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A 3-6-9 Antenna Pulls In The Signals

Every time we see a dispatch from [Mr. Carlson], we imagine it is being beamed from his orbital station packed full of vintage radio gear. We are certain the reality is more terrestrial, but if we were going to build an orbiting lab, it might look like [Carlson’s] shack. In his latest communique, he shares his progress working on a high-performance 3-6-9 receiving antenna design and you can see it in the video below.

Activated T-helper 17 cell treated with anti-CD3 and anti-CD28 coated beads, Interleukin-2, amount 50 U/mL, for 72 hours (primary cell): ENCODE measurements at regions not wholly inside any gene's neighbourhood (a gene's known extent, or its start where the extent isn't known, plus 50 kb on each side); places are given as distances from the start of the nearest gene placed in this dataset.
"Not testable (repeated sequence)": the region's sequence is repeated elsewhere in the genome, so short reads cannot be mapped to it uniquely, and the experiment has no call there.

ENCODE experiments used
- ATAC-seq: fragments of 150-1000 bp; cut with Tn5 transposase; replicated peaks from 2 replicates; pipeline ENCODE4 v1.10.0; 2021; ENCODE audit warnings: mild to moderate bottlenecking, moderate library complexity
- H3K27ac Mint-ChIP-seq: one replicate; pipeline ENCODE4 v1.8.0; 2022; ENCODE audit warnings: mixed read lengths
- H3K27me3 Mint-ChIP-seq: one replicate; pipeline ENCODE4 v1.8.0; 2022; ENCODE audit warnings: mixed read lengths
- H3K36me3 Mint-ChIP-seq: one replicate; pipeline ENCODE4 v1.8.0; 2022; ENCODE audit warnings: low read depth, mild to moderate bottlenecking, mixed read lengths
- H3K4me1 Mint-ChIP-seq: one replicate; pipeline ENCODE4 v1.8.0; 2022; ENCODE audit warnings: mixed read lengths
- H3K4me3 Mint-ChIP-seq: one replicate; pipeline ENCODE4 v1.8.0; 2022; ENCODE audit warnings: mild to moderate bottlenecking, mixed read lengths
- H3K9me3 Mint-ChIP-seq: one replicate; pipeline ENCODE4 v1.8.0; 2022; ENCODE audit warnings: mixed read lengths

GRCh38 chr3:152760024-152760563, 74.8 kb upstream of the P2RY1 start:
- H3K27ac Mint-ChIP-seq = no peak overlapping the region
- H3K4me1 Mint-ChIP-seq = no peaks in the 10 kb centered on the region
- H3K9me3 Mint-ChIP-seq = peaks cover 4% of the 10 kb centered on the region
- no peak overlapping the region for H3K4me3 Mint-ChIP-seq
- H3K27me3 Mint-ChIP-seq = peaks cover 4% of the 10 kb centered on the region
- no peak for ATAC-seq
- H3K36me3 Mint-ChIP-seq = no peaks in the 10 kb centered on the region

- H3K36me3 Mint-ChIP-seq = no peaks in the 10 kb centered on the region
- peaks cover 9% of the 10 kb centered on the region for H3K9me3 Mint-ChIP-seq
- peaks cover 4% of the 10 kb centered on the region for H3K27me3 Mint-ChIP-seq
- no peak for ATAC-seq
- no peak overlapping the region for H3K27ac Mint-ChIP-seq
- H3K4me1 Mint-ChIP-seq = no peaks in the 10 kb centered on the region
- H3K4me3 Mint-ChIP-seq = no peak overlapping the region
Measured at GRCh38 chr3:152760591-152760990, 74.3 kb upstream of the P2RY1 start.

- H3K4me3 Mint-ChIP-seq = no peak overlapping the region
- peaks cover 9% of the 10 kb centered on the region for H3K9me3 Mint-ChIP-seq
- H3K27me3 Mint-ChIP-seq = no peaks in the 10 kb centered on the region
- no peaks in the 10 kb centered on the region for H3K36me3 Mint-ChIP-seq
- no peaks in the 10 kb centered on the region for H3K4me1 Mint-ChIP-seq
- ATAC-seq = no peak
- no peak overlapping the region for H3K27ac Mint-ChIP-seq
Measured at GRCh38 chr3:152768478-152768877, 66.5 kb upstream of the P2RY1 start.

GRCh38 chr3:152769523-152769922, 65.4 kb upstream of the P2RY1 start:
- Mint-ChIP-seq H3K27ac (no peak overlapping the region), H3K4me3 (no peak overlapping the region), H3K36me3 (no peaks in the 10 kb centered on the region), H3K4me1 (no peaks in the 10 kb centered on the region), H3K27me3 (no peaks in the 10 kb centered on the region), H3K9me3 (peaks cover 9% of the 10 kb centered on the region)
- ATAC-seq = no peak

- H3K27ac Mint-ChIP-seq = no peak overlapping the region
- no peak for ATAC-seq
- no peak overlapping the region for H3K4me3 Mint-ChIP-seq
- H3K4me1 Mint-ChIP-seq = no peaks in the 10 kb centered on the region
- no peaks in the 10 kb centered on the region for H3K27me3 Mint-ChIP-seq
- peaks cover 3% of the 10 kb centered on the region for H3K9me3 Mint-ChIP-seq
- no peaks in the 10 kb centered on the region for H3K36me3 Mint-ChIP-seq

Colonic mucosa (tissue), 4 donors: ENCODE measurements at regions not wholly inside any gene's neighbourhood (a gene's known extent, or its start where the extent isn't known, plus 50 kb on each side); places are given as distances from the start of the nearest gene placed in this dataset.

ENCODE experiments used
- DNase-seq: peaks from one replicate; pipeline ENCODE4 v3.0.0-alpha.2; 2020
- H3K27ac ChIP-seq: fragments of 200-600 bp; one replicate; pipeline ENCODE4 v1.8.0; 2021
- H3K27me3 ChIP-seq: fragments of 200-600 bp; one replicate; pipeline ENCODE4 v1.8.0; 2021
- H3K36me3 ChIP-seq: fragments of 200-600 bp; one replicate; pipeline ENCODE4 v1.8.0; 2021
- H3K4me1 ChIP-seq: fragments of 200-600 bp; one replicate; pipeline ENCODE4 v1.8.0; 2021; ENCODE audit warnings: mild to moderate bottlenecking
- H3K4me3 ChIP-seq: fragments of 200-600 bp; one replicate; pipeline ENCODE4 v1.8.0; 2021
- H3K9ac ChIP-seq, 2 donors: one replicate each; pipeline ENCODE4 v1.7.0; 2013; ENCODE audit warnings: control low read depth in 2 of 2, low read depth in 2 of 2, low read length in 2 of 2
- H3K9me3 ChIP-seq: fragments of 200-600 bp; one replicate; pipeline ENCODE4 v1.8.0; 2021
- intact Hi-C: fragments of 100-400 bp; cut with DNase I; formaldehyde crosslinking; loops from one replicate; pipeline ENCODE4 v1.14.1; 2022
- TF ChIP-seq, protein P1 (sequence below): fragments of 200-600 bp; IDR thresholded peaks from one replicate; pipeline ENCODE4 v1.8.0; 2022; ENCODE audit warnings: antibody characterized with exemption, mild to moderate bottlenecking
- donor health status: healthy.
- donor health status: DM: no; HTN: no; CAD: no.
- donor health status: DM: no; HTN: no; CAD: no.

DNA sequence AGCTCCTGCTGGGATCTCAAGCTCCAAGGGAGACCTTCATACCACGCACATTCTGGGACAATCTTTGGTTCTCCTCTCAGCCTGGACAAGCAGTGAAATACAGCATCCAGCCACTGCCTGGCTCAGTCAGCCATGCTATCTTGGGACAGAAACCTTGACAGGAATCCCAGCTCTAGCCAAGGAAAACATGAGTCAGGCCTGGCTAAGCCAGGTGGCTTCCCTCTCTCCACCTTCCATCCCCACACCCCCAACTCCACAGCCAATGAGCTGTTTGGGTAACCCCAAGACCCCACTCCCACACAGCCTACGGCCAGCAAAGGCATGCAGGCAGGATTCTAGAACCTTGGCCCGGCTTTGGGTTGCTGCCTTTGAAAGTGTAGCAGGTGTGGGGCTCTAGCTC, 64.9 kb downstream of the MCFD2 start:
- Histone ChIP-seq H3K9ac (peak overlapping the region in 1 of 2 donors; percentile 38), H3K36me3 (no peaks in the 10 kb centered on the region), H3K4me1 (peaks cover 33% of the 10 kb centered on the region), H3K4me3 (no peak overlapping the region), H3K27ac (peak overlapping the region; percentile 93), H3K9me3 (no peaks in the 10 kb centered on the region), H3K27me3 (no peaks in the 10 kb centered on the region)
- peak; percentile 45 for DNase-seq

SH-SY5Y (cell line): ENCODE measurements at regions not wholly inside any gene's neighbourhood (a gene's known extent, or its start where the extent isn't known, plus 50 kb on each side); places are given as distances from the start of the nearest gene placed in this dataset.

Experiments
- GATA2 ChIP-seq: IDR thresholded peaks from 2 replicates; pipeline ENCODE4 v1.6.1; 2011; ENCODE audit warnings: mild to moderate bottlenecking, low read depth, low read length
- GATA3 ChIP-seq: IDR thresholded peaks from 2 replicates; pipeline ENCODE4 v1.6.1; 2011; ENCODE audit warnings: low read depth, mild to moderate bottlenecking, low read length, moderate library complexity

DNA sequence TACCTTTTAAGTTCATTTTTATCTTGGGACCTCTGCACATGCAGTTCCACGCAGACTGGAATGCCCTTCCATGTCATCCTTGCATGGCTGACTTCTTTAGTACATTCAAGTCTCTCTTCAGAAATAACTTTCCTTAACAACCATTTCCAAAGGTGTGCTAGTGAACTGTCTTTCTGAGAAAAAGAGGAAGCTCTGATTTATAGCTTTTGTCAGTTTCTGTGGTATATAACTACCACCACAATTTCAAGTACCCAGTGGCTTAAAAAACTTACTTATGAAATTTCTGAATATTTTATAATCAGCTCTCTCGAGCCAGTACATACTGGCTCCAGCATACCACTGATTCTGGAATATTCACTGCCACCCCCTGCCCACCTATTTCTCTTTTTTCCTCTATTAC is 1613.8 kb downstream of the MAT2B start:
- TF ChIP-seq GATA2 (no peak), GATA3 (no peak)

Although the antenna isn’t done, it is already working and looks impressive. There’s a lot of wire, so this probably isn’t a condo-friendly solution. The name of the antenna derives from the three wires, one tuned for 3 MHz, one for 6 MHz, and the other for 9 MHz.